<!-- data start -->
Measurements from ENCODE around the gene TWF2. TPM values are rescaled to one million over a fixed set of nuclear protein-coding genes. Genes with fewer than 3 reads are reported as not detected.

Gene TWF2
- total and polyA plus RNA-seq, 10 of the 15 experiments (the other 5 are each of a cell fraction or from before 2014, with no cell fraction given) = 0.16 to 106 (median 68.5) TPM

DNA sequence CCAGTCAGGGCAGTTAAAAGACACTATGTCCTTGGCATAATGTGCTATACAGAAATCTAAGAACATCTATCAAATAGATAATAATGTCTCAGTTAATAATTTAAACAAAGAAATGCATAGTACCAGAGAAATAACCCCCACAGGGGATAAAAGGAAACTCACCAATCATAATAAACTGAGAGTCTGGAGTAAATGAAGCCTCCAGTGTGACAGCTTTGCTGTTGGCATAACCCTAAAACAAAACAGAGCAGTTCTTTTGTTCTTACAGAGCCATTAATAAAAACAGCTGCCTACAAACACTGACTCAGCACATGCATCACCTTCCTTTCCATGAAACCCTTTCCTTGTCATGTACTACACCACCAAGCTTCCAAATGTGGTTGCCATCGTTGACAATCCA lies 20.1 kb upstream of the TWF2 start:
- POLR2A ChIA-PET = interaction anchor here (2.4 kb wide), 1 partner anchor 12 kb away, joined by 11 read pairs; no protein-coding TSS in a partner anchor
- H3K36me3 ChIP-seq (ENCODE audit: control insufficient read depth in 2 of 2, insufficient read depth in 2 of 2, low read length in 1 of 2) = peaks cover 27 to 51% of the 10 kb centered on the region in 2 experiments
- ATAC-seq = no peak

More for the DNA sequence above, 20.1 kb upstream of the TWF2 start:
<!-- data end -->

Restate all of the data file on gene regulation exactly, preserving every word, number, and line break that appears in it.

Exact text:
Measurements from ENCODE around the gene TWF2. TPM values are rescaled to one million over a fixed set of nuclear protein-coding genes. Genes with fewer than 3 reads are reported as not detected.

Gene TWF2
- total and polyA plus RNA-seq, 10 of the 15 experiments (the other 5 are each of a cell fraction or from before 2014, with no cell fraction given) = 0.16 to 106 (median 68.5) TPM

DNA sequence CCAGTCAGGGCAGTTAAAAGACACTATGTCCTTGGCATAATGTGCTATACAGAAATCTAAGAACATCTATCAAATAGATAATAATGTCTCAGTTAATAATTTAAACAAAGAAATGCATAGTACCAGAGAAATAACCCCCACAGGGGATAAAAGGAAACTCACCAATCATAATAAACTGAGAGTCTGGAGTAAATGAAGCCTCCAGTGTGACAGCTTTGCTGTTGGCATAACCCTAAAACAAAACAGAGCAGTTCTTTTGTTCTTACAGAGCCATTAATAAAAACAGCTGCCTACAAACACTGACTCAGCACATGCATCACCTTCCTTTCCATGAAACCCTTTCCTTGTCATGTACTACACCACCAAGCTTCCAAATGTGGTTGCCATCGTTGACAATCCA lies 20.1 kb upstream of the TWF2 start:
- POLR2A ChIA-PET = interaction anchor here (2.4 kb wide), 1 partner anchor 12 kb away, joined by 11 read pairs; no protein-coding TSS in a partner anchor
- H3K36me3 ChIP-seq (ENCODE audit: control insufficient read depth in 2 of 2, insufficient read depth in 2 of 2, low read length in 1 of 2) = peaks cover 27 to 51% of the 10 kb centered on the region in 2 experiments
- ATAC-seq = no peak

More for the DNA sequence above, 20.1 kb upstream of the TWF2 start: